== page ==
The subnational politics of structured adjustment in Argentina : the case of San Luis
Author(s)Guiñazú, María Clelia
Massachusetts Institute of Technology. Dept. of Political Science.
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The launching of liberal economic reforms in emerging democratic societies during the 1980s and 1990s arouse widespread scholarly interest. The Argentine policy shift to structural adjustment under President Carlos Menem (1989-1995 and 1995-1999) was largely regarded by the literature as a successful example of radical market-oriented reforms. Despite major policy achievements, crisis and socio-political conflict in the provincial arena pervaded the Argentine road to structural adjustment. After the mid-1990s, it was clear that the political and fiscal situation of the provinces was one of the weakest spots the Argentine unconstrained model of liberal economic reforms. In a federal country characterized by dramatic regional asymmetries, the reversal of past equalizing polices had significant political and economic effects. Although subnational responses to structural adjustment varied, successful provincial performers were the exception rather than the rule. San Luis, an intermediate development province traditionally dependent on national revenue transfers appeared to be one of the most successful cases of policy adaptation to market-oriented reforms. Not only did San Luis perform quite successfully in the hostile environment of structural adjustment but the province represents an almost unique case of enduring late state-led industrialization and state building in a situation characterized by the decreasing capacity of the provincial administrations to efficiently manage the implementation of belt-tightening economic reforms. This thesis is about an unexpected subnational outcome:(cont.) successful adaptation to structural adjustment associated with a one-party dominant provincial state and state-led development policies in a peripheral Argentine province. The research explains San Luis' peculiar road to structural adjustment and explores, in light of this case study, the largely understudied relationship between liberal economic reforms and subnational politics in democratic developing federations. The thesis's analytical framework focuses on the role of political strategizing and political leadership in the management of change. It also proposes to unpack the historical complexities of subnational political regimes and to analyze them in their intersection with national politics and policy currents at critical political junctures.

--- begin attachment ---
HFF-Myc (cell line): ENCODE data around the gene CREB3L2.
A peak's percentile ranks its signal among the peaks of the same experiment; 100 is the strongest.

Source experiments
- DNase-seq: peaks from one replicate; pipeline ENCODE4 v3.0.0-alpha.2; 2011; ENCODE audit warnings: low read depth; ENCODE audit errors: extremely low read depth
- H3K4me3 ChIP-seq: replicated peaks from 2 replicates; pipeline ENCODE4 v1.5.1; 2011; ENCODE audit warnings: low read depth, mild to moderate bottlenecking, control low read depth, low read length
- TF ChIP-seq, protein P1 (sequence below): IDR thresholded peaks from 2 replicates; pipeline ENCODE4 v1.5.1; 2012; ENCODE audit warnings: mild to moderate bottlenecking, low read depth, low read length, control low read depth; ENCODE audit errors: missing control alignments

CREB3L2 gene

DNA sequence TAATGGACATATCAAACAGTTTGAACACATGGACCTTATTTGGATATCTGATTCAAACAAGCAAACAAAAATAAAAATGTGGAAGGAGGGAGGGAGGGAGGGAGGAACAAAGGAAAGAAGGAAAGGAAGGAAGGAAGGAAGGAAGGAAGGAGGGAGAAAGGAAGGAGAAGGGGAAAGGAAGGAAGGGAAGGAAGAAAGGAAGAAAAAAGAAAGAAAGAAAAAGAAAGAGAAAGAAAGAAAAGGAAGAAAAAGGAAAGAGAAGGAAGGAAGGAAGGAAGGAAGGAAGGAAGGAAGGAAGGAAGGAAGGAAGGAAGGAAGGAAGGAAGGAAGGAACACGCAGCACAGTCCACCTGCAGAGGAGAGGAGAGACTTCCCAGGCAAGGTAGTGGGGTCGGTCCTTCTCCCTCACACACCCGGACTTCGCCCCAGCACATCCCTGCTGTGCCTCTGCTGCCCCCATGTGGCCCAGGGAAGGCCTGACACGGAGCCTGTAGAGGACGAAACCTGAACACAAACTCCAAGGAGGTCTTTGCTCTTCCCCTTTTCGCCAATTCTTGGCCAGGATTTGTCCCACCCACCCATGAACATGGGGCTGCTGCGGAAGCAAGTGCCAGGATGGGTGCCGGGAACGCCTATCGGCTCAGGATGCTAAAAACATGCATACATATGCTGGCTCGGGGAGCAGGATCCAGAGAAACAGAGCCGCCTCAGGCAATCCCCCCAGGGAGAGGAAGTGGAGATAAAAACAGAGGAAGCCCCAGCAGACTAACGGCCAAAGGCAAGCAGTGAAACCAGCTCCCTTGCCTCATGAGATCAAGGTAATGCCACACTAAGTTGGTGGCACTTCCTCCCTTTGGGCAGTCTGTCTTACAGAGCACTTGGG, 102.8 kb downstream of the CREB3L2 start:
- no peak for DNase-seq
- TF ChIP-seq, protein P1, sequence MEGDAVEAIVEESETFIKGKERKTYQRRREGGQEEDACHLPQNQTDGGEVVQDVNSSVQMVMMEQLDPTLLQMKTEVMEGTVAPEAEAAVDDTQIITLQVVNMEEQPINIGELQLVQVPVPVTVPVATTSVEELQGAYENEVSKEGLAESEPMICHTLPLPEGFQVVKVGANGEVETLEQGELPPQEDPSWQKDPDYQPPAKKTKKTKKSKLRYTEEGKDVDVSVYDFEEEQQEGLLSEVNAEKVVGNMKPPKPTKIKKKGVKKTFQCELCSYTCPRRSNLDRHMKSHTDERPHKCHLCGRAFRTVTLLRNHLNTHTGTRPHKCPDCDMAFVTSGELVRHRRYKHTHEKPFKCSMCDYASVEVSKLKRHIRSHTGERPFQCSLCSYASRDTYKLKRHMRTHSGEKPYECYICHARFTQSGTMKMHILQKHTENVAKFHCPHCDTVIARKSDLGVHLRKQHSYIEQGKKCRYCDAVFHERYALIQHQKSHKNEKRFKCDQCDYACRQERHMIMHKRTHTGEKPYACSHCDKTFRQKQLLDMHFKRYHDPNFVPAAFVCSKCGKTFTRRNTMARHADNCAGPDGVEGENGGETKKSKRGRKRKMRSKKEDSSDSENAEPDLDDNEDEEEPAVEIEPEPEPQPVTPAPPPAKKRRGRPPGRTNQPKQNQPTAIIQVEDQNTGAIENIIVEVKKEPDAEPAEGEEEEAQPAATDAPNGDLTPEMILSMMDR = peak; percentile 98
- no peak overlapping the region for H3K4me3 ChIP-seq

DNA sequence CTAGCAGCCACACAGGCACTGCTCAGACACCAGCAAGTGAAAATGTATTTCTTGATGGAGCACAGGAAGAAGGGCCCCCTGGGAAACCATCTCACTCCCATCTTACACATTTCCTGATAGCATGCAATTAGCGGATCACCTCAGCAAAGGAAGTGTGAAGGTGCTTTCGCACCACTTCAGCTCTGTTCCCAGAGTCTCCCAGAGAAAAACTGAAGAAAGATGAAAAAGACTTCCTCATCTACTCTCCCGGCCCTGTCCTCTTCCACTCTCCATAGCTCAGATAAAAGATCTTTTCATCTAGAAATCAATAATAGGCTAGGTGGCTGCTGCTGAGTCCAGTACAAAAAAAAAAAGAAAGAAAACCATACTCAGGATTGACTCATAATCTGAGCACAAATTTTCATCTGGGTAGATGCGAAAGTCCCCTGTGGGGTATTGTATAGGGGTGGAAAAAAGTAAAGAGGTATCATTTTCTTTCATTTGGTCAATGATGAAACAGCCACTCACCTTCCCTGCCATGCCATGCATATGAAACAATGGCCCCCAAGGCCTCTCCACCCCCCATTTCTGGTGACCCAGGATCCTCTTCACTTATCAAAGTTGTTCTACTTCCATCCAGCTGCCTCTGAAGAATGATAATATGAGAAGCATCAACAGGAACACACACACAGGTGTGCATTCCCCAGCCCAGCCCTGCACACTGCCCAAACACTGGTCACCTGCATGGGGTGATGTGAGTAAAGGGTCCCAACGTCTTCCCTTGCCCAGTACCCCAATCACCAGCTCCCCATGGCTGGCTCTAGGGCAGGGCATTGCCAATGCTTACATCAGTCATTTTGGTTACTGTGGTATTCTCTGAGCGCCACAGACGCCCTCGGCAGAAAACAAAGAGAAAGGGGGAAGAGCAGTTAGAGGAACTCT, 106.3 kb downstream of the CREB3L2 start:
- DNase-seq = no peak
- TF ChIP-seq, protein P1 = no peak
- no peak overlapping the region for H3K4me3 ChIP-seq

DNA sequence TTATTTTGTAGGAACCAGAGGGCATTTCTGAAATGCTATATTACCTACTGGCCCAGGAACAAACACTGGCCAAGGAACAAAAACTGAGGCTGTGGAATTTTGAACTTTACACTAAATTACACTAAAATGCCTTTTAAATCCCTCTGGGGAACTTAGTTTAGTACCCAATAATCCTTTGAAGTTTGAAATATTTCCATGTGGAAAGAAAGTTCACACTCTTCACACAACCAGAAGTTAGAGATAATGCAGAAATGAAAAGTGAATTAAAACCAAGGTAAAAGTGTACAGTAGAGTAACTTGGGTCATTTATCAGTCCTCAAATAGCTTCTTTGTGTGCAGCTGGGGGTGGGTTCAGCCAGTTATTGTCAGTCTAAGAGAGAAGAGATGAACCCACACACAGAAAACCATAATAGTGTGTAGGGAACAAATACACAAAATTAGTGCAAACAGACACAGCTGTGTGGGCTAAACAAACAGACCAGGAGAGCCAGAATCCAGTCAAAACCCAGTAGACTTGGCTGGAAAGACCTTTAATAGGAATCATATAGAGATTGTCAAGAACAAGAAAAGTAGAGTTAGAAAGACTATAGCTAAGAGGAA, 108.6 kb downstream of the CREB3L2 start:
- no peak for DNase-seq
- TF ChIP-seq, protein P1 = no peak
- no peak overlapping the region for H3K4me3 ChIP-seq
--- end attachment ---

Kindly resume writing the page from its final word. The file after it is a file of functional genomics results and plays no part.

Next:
Thesis (Ph. D.)--Massachusetts Institute of Technology, Dept. of Political Science, 2003.Includes bibliographical references (leaves 200-220).
DepartmentMassachusetts Institute of Technology. Department of Political Science
Massachusetts Institute of Technology